Cindy Pon is the author of Silver Phoenix (Greenwillow, 2009), which was named one of the Top Ten Fantasy and Science Fiction Books for Youth by the American Library Association’s Booklist, and one of 2009′s best Fantasy, Science Fiction and Horror by VOYA. The sequel to Silver Phoenix, titled Fury of the Phoenix, was released in April 2011. Serpentine, the first title in her next Xia duology, will be published by Month9Books in September 2015. She is the co-founder of Diversity in YA with Malinda Lo and on the advisory board of We Need Diverse Books. Cindy is also a Chinese brush painting student of over a decade. Visit her website at http://www.cindypon.com.

 

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M9B Two for Thursday Book Blitz – Of Breakable Things by @AmyRolland and Praefatio by @georgia_mcbride Giveaway #T4T @tantrumbooks @chapterxchapter

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Welcome to this week’s Two for Thursday Book Blitz #T4T
presented by Month9books/Tantrum Books!

Today, we will be showcasing two titles that may tickle your fancy,
and we’ll share what readers have to say about these titles!

You just might find your next read!

This week, #T4T presents to you:

Of Breakable Things by A. Lynden Rolland and
Praefatio by Georgia McBride

Be sure to enter the giveaway found at the end of the post!

cover_V1

A captivating debut about the fragility of life, love, and perspective.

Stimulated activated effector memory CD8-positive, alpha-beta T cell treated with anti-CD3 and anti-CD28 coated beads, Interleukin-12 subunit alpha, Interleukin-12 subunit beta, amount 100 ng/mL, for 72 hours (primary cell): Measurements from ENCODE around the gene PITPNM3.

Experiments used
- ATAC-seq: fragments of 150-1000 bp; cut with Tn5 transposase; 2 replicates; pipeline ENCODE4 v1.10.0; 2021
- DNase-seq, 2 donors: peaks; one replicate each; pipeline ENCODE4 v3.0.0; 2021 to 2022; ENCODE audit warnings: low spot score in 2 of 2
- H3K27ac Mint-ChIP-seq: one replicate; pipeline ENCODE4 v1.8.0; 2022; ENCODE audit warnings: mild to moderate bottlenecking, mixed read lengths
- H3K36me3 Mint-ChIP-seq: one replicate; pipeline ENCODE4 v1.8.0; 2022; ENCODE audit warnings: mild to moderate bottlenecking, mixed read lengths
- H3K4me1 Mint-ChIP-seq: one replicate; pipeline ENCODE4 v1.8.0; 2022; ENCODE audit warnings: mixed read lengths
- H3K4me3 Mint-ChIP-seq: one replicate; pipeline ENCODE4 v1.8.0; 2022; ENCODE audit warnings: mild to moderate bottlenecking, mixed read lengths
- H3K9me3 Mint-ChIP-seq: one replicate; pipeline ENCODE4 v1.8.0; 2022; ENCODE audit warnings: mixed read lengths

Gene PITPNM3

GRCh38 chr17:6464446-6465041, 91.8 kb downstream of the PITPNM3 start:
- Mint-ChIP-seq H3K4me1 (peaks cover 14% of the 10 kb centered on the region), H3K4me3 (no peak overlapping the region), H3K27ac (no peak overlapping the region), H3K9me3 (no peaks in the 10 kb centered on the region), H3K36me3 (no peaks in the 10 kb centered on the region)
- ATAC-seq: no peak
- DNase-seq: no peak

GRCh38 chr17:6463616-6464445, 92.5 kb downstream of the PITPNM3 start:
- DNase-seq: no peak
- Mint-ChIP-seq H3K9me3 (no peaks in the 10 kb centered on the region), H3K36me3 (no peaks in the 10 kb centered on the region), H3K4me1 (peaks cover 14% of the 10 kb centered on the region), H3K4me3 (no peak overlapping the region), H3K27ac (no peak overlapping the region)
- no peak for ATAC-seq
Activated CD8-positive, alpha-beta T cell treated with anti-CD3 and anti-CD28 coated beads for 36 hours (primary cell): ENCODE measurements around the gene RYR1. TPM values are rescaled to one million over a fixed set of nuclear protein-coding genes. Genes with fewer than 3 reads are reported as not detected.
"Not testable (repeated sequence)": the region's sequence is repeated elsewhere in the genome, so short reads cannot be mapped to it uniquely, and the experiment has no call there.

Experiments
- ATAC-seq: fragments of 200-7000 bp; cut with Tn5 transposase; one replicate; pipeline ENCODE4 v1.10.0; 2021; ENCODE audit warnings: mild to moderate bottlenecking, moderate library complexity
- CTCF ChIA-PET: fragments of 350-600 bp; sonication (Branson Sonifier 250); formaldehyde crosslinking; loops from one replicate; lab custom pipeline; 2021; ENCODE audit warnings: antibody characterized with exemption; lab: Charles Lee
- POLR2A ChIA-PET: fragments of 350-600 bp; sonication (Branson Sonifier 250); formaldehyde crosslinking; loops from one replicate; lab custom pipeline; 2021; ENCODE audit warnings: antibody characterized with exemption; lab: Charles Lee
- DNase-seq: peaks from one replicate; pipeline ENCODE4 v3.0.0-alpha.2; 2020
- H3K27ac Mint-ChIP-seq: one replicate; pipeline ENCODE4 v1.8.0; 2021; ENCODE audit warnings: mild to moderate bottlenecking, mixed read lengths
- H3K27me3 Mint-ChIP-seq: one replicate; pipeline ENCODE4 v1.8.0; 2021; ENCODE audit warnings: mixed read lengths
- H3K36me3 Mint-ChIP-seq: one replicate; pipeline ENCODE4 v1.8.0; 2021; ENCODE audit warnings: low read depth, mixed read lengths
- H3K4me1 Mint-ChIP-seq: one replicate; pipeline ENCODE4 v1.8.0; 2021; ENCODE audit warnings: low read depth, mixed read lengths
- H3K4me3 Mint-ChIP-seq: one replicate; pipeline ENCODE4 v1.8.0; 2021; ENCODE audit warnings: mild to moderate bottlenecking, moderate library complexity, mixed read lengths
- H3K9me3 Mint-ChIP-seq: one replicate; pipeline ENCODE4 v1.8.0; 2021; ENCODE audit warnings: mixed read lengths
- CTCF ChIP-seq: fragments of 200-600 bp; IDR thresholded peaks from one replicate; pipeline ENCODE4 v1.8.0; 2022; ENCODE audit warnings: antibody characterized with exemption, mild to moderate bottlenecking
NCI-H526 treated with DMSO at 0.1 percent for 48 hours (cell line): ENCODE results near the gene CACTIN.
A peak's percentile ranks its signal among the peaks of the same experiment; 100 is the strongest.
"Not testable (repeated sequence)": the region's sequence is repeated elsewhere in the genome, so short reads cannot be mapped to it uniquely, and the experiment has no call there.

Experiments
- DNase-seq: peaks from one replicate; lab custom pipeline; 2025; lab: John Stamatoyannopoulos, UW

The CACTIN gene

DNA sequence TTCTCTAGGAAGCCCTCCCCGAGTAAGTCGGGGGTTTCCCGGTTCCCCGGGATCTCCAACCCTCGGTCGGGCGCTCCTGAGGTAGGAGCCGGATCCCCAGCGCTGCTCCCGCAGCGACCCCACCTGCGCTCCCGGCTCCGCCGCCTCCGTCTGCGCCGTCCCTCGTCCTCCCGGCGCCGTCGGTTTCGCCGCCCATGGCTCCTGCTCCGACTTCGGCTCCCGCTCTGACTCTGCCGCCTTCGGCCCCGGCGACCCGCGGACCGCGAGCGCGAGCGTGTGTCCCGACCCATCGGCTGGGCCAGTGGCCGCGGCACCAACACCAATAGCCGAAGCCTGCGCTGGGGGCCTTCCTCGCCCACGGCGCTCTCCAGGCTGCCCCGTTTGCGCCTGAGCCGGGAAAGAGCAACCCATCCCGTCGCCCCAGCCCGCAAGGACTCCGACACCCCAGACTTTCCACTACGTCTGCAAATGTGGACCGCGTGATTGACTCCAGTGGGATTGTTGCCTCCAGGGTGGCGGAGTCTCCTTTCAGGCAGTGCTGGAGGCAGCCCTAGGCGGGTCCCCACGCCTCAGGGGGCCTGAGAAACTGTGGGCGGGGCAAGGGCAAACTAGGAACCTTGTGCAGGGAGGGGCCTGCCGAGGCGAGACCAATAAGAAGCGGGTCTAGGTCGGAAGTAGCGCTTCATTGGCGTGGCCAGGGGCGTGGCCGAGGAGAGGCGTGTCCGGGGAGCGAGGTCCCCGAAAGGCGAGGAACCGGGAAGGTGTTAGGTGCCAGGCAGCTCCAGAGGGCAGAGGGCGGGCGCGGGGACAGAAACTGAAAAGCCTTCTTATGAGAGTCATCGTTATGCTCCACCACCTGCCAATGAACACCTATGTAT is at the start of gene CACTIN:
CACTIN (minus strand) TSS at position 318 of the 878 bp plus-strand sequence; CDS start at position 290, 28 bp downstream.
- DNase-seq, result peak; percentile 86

When Chase dies tragically, Alex embraces her own mortality. What she didn’t expect was that she’d have to make a choice: forget the years of pain and suffering once and for all, or linger as a spirit and get another chance at life and love.

Alex doesn’t hesitate to choose; she’d follow Chase anywhere. But the spirit world is nothing like she expected, and Alex finds she’s forced to fight for her life once more. For even in a world where secrets are buried much deeper than six feet under, a legacy can continue to haunt you—and in a place this dangerous, no one is resting in peace.

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WHAT READER’S ARE SAYING:

“The final chapters had me at the edge of my seat!”Victoria – Goodreads Reviewer


“Of Breakable Things is a story of hurt, raw emotions, love, and incredible strength of mind and soul.”
Bèbè – Spiced Latte Reads


“The ending itself was so intense and action packed I really wish there was more of that throughout the book!”
Ang – Ang is Good with Books

About-the-Author

A. Lynden Rolland